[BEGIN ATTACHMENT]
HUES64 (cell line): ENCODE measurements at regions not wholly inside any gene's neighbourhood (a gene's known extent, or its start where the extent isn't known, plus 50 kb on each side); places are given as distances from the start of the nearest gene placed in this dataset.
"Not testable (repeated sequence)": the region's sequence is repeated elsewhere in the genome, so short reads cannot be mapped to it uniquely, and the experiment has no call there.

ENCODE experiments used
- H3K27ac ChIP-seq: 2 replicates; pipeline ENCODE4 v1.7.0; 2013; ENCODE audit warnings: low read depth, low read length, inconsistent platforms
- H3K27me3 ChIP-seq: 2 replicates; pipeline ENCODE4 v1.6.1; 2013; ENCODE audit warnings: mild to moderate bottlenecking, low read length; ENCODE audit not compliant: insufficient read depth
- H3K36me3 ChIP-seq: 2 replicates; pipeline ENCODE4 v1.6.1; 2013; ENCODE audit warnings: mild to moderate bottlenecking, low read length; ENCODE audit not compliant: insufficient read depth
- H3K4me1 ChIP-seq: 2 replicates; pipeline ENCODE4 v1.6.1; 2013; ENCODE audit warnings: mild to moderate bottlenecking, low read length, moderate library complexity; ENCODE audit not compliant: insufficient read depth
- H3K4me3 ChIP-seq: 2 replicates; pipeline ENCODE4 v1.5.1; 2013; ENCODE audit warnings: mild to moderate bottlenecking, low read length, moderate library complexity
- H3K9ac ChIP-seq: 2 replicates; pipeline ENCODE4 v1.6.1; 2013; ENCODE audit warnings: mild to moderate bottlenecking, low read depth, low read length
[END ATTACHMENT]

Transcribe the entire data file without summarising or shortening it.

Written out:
HUES64 (cell line): ENCODE measurements at regions not wholly inside any gene's neighbourhood (a gene's known extent, or its start where the extent isn't known, plus 50 kb on each side); places are given as distances from the start of the nearest gene placed in this dataset.
"Not testable (repeated sequence)": the region's sequence is repeated elsewhere in the genome, so short reads cannot be mapped to it uniquely, and the experiment has no call there.

ENCODE experiments used
- H3K27ac ChIP-seq: 2 replicates; pipeline ENCODE4 v1.7.0; 2013; ENCODE audit warnings: low read depth, low read length, inconsistent platforms
- H3K27me3 ChIP-seq: 2 replicates; pipeline ENCODE4 v1.6.1; 2013; ENCODE audit warnings: mild to moderate bottlenecking, low read length; ENCODE audit not compliant: insufficient read depth
- H3K36me3 ChIP-seq: 2 replicates; pipeline ENCODE4 v1.6.1; 2013; ENCODE audit warnings: mild to moderate bottlenecking, low read length; ENCODE audit not compliant: insufficient read depth
- H3K4me1 ChIP-seq: 2 replicates; pipeline ENCODE4 v1.6.1; 2013; ENCODE audit warnings: mild to moderate bottlenecking, low read length, moderate library complexity; ENCODE audit not compliant: insufficient read depth
- H3K4me3 ChIP-seq: 2 replicates; pipeline ENCODE4 v1.5.1; 2013; ENCODE audit warnings: mild to moderate bottlenecking, low read length, moderate library complexity
- H3K9ac ChIP-seq: 2 replicates; pipeline ENCODE4 v1.6.1; 2013; ENCODE audit warnings: mild to moderate bottlenecking, low read depth, low read length